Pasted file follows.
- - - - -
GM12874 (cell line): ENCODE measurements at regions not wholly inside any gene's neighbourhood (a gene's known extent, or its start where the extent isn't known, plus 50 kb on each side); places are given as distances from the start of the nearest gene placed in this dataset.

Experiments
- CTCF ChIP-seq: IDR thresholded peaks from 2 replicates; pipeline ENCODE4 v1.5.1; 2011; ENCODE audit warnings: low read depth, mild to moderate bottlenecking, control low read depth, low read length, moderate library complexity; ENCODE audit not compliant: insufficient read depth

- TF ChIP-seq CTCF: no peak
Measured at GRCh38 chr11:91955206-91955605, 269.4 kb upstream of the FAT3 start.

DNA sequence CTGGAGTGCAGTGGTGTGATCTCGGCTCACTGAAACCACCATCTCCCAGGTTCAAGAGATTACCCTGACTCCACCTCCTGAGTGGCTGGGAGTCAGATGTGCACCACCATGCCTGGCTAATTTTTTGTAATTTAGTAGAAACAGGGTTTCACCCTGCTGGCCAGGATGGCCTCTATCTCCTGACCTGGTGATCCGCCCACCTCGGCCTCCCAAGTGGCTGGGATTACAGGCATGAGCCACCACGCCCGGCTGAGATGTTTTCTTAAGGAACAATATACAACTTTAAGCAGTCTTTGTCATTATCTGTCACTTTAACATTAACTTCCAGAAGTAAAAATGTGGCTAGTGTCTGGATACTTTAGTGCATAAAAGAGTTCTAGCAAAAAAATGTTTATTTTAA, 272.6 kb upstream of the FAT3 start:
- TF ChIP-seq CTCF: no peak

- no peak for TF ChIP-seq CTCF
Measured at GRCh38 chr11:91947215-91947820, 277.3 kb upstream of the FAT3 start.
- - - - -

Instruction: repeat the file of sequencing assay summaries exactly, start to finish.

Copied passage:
GM12874 (cell line): ENCODE measurements at regions not wholly inside any gene's neighbourhood (a gene's known extent, or its start where the extent isn't known, plus 50 kb on each side); places are given as distances from the start of the nearest gene placed in this dataset.

Experiments
- CTCF ChIP-seq: IDR thresholded peaks from 2 replicates; pipeline ENCODE4 v1.5.1; 2011; ENCODE audit warnings: low read depth, mild to moderate bottlenecking, control low read depth, low read length, moderate library complexity; ENCODE audit not compliant: insufficient read depth

- TF ChIP-seq CTCF: no peak
Measured at GRCh38 chr11:91955206-91955605, 269.4 kb upstream of the FAT3 start.

DNA sequence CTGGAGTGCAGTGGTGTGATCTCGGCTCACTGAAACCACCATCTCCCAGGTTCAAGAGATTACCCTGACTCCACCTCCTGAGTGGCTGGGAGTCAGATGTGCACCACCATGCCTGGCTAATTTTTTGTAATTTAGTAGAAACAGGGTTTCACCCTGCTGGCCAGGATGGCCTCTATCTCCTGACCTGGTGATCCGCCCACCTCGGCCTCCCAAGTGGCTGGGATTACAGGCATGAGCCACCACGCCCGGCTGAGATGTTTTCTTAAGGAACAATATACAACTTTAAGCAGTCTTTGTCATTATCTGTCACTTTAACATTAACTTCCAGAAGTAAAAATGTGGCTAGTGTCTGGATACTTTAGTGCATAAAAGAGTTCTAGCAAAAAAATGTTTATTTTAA, 272.6 kb upstream of the FAT3 start:
- TF ChIP-seq CTCF: no peak

- no peak for TF ChIP-seq CTCF
Measured at GRCh38 chr11:91947215-91947820, 277.3 kb upstream of the FAT3 start.